Puerto Rican nationalists have, however, been waging an uphill battle to regain the island’s freedom, and in order to do so, have employed different forms of resistance, from the streets to discussions in the United Nations about this archaic case of colonialism in the 21st century.
The new democratic governments of Latin America and the Caribbean have joined forces with those who desire Puerto Rico’s full independence. There have been important demonstrations of solidarity with Puerto Rico, for example, the UN Decolonization Committee’s vote in favor of Puerto Rican sovereignty and support received in other international forums, such as the Community of Latin American and Caribbean States (CELAC), the most significant unifying, integrationist force currently existing in the region.
Last year, The UN Decolonization Committee reevaluated Puerto Rico’s status, on the request of Cuba - historically and geographically linked to Puerto Rico - with the support of other Latin American nations, in a diplomatic exercise first carried out more than 30 years ago, which Washington has ignored.

Oscar López RiveraBefore delegates from 193 UN member countries, Cuba’s representative, Oscar León, presented a resolution, supported by Venezuela, Nicaragua, Bolivia and Ecuador, asserting Puerto Rico’s inalienable right to self-determination and independence.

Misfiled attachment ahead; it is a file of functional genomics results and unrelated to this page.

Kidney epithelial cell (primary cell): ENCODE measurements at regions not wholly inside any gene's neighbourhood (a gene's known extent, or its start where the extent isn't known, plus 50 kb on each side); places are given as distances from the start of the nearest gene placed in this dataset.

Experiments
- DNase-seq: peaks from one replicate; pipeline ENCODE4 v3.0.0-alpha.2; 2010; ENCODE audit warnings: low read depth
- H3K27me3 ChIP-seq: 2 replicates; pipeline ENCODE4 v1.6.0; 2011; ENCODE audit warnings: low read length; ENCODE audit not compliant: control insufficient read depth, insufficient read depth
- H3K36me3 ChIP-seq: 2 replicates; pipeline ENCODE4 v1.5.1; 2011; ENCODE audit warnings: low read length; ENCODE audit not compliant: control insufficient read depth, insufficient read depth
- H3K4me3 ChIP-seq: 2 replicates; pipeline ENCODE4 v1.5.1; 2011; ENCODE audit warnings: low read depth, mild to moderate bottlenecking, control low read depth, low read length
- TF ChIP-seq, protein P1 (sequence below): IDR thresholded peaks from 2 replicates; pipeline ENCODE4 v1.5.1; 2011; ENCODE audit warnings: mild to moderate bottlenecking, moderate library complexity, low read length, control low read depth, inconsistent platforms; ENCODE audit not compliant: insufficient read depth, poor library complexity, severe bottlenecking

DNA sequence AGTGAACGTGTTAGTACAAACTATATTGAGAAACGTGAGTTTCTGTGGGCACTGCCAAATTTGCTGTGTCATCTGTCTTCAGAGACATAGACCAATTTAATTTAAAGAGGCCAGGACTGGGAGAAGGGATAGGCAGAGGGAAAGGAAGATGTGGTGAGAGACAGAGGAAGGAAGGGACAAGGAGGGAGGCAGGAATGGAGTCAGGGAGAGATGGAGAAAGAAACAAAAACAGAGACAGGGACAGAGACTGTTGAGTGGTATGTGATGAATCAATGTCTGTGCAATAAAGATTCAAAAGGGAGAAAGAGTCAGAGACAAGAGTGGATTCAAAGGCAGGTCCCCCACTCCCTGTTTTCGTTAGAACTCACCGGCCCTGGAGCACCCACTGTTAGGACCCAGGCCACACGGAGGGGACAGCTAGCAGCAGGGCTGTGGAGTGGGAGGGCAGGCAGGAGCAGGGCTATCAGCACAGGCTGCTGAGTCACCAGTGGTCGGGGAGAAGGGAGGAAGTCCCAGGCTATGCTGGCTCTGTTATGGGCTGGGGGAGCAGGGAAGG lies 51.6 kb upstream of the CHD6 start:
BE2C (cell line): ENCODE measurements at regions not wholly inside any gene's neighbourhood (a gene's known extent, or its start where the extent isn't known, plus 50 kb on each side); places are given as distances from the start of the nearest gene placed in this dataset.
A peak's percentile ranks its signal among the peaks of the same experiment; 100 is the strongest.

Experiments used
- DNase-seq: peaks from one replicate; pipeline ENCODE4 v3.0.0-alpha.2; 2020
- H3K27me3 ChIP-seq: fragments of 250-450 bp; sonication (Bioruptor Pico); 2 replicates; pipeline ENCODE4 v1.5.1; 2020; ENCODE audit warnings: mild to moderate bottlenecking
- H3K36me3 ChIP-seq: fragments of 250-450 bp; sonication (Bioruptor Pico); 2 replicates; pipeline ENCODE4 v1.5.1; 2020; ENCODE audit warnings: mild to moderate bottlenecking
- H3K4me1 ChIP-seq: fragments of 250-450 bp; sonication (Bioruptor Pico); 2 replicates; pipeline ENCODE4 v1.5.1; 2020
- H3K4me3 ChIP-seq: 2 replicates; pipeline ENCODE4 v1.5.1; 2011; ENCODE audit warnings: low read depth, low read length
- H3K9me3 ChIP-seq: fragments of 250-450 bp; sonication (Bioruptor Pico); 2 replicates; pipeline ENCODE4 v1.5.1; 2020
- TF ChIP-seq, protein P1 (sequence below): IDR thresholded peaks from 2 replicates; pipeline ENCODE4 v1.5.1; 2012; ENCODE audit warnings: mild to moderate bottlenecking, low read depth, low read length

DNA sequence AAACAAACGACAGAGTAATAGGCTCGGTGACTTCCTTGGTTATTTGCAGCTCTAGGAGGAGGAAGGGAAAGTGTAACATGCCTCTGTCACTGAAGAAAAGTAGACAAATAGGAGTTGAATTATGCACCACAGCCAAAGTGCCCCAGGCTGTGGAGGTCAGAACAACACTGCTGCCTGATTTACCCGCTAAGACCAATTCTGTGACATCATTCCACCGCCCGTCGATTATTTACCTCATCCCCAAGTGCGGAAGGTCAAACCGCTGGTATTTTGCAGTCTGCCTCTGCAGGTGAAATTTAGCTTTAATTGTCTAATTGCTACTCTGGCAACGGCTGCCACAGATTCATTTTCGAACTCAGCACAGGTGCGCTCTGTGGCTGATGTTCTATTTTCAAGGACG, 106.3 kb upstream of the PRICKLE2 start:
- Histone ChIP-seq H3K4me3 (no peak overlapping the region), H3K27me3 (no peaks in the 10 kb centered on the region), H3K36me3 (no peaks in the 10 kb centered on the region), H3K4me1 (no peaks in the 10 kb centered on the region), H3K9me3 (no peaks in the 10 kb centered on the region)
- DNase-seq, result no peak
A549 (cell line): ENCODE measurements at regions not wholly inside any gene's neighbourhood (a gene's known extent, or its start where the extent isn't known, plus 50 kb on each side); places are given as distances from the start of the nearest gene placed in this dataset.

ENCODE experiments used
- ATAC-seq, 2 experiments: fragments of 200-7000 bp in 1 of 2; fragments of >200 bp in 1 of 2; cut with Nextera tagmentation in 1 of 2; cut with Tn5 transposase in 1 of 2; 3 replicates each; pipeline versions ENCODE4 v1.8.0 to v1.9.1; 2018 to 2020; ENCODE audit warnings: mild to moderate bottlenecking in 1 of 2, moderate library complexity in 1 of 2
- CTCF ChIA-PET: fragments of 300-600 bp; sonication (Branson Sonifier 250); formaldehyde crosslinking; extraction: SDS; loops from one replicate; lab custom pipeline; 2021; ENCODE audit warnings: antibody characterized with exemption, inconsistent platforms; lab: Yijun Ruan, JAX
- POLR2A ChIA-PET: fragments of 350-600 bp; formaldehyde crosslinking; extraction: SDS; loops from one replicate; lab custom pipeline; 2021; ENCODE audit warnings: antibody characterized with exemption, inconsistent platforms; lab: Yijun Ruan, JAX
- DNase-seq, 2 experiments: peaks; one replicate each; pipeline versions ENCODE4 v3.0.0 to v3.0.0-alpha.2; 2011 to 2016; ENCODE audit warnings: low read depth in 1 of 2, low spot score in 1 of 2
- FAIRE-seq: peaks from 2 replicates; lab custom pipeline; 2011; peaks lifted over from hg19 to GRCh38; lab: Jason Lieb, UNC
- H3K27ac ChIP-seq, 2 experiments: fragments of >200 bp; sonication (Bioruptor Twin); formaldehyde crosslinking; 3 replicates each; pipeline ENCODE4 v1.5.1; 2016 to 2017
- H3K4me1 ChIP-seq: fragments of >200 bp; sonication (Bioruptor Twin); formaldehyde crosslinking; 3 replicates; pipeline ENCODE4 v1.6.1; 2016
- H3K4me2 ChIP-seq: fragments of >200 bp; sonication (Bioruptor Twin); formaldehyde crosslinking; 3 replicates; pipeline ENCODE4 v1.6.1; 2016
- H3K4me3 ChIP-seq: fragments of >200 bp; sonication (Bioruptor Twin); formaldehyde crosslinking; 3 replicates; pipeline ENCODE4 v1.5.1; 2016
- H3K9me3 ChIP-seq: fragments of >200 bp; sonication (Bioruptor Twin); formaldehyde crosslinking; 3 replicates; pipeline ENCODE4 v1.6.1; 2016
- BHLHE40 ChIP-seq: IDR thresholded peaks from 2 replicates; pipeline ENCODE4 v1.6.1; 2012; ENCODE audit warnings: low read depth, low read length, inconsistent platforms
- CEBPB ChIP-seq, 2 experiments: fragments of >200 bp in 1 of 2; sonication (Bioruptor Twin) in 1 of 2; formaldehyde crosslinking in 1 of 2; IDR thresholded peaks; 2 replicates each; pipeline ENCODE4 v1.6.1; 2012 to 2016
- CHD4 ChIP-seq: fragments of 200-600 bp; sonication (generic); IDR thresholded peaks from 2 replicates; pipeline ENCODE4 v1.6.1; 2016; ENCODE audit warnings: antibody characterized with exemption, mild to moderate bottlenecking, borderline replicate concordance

This was not a novel event. Puerto Rico’s right to self-determination has been recognized in 31 resolutions and decisions since 1972.
León stated however, “Little progress has been made, in all these years, in the search for a definitive solution to the current colonial status, which will allow Puerto Ricans to freely determine their political condition and realize, without foreign interference, their political, economic, social and cultural dreams.”
The proposed resolution also called on U.S. President Barack Obama to release political prisoners Oscar López Rivera, imprisoned 32 years ago, and Norberto González Claudio, both serving unjust sentences for their pro-independence efforts.
The inclusion of the issue of Puerto Rican independence in the Second CELAC Summit, held in Havana, gave support to the efforts of Puerto Rican patriots. Representatives of Puerto Rican political movements favoring national sovereignty traveled to Havana as invited guests to participate in the great event’s ancillary activities. 
“We reiterate the Latin American and Caribbean character of Puerto Rico, and taking note of the resolutions regarding Puerto Rico adopted by the United Nations Special Decolonization Committee, we reiterate that this is an issue of importance to CELAC,” indicated the Final Declaration of the Summit, approved by 29 heads of state and government convened in Havana.
The fight for Puerto Rican independence is long and difficult. The U.S. is a powerful enemy who will not give up this Caribbean jewel, which it governs from afar, but nor can it evade the desire of a good part of the four million people who live on the island, demonstrating in protests, in the streets, in public forums, in their continual political struggle, that at some point Puerto Rico will be included among the free nations of the Caribbean. (Cubahora)

 September 09, 2014